“We were a bit reluctant to host them: we have seven children, the house is not huge.... We weighed the pros and cons and it was clear that our comfort would be affected. Our priest friend was seeking places of welcome for nine families. While we were still thinking it over, my in-laws had already agreed to receive a group. Seeing this family, we decided that we couldn’t hesitate any longer. Our older children, 15 and 14, encouraged us to accept. 'We can make room,' they said. 'We will organize the house differently and we can get help.’ So far, the experience has been very positive. Bassam and Raghad and their three children arrived soon after. Of course, they do not speak French, but fortunately Bassam’s father was an English teacher in Iraq, and so we can communicate. Within a few days, the children started going to school and the parents started studying French and looking for work. Our life is going well thanks to their great refinement. There have been no complaints at all, and when small difficulties arise, the spirit of Opus Dei (to which my husband and I belong) helps us to find God’s will in the small annoyances of daily life, and stay in good spirits.”[40]

These stories reveal a willingness to serve others and a capacity to encounter people who deserve our respect, understanding and closeness. As St. Josemaría said: “Be convinced that you will never resolve the great problems of humanity with justice alone.” The dignity of the human person demands more: charity, which is like an “overflow” of justice.

The spirit of Opus Dei encourages people to live charity in their daily lives: at work, when resting, in family life, among friends and fellow citizens. In striving to live the social dimension of charity, people who follow this spirit can count on the help of Opus Dei’s corporate works, and also of parishes, associations and institutions of the Church and civil society which, with professional dedication, break down walls, build bridges and open channels of collaboration for everyone, in accord with their own possibilities. These may involve welcoming a refugee family in urgent need, organizing the rental of adequate housing for seasonal workers, or dedicating a weekend to cleaning up a refugee camp. It may also involve playing soccer together, chatting in the supermarket, sharing in a business negotiation, looking for scholarships, giving catechism classes, or a thousand other things. Welcoming the immigrant, the newcomer, the vulnerable person, also means treating him or her as part of our own community, enabling them to share in our daily life, to become a colleague at work, a neighbor alongside us, a friend at school, a partner in our conversation.

[1] St. Josemaría, Notes from a family gathering, October 1, 1967, in Obras XII-1967, p. 26.

[2] St. Josemaría, “The Paths of God,” in In Dialogue with the Lord, ch. 24, Scepter Publishers.

[3] Cf. Julio Gonzalez-Simancas, “St. Josemaría entre los enfermos de Madrid (1927-1931),” Studia et Documenta 2 (2008), pp. 147-148.

[4]Cf. Ana Sastre, Tiempo de Caminar, Rialp, Madrid 1989, p. 112.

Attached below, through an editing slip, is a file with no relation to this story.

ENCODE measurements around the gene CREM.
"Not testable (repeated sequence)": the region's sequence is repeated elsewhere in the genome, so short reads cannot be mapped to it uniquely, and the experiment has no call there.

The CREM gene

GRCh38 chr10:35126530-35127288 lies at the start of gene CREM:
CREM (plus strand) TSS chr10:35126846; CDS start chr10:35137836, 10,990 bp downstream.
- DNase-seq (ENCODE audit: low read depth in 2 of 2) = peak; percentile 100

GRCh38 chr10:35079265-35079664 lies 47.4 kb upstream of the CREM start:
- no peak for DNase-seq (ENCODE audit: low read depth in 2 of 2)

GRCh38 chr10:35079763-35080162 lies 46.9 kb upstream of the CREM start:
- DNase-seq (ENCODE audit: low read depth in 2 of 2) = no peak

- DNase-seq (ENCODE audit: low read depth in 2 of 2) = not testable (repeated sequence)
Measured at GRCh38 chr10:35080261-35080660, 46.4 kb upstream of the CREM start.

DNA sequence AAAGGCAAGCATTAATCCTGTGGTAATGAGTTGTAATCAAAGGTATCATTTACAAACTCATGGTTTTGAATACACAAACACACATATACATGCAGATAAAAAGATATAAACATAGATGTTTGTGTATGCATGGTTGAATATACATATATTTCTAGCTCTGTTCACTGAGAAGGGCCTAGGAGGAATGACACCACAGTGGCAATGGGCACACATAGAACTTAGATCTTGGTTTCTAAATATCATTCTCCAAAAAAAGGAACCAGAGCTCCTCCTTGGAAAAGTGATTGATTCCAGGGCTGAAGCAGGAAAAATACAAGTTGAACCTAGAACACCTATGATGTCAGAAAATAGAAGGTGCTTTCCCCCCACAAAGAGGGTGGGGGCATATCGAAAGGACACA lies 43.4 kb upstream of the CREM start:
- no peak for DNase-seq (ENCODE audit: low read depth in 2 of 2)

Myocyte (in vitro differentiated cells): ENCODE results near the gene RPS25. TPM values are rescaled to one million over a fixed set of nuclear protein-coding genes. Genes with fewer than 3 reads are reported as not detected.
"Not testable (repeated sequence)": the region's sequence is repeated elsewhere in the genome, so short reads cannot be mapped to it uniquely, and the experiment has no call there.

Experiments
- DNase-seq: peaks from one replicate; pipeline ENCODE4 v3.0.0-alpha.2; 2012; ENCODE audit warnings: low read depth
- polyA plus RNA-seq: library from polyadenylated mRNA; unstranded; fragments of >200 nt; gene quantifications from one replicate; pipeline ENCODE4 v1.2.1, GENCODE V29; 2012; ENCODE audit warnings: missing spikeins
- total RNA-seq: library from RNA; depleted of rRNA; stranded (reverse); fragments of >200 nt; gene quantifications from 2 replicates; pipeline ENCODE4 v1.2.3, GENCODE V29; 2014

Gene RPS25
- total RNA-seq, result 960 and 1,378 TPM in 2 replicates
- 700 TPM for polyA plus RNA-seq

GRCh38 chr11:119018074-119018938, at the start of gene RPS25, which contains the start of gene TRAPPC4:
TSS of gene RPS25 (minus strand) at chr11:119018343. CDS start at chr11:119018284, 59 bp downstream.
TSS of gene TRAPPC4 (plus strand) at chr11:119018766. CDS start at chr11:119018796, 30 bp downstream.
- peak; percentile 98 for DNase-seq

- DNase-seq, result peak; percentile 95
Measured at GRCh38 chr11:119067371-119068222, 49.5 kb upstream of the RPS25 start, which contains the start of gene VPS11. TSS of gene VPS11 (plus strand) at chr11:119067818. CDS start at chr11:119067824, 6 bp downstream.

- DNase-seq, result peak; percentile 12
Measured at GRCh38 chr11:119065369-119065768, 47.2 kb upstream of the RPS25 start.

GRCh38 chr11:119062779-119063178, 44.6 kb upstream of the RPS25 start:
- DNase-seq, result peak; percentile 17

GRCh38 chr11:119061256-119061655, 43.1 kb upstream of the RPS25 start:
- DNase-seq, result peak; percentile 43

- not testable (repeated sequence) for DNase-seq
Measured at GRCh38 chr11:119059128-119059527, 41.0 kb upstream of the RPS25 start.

[5] St. Josemaría, “The Paths of God,” op. cit.

[6]Friends of God, n. 230.

[7] Cf, Summa Theologica, II-II, q. 30, art. 4.

[8] Cf. St. Augustine,The City of God, Book IX. Ch. 3.

[9] Cf. Summa Theologica, II-II, q. 30, art. 1.

[10]Friends of God, no. 227.

[11] Cf. Summa Theologica, II-II, q. 30, art. 3.

[12] St. Josemaría, Apuntes intimos, no. 731, quoted in Gonzalez-Simancas, op. cit.

[13] Francis, Message for the World Day of Migrants and Refugees, 2017.

[14] Benedict XVI, Caritas in Veritate, no. 62.

[15] Cf. International Organization for Migration (IOM), World Migration Report 2020.

[16] Cf. Amin Maalouf, El desajuste del mundo, Alianza, Madrid 2010, pp. 282-298.

[17] Francis, Fratelli Tutti, no. 38.

[18] Benedict XVI, Message for the World Day of Migrants and Refugees 2008.

[19] A wide range of stories can be found, for example, on the website I am an immigrant, https://www.iamanimmigrant.com....

[20] Francis, Homily, July 8, 2013.

[21] Cf. IOM, World Migration Report 2020, p. 95.

[22] Francis, Fratelli tutti, no. 276.

[23]Catechism of the Social Doctrine of the Church, no. 298.

[24] Benedict XVI, Caritas in Veritate, no. 62.

[25] https://www.ohchr.org/es/migra...

[26] Francis, Message for the World Day of Migrants and Refugees 2020.

[27] Benedict XVI, Message for the World Day of Migrants and Refugees 2006.

[28] John Paul II, Novo Millennio Ineunte, no. 50.

[29] Francis, Fratelli tutti, no. 129.

[30] Cf. John Paul II, Centesimus Annus, nos. 48-49.

[31] Francis, Message for the World Day of Migrants and Refugees 2019.

[32] Cf. Francis, Fratelli tutti, nos. 133-134.

[33] Francis Fratelli tutti, no. 41.

[34] Cf. Alasdair MacIntyre, Dependent Rational Animals, pp. 125-127. Also John Haldane, Practical Philosophy: Ethics, Society and Culture, St Andrews 2011, ch. 3.

[35]Pierpaolo Donati, Más allá del multiculturalismo, Ed. Cristiandad, Madrid 2017, p. 221.

[36] St. Josemaría, Notes from a family gathering, October 1, 1967, in Obras XII-1967, p. 26.

[37]Christ Is Passing By, no. 167.




Romana, n. 77, July-December 2023, p. 261-273.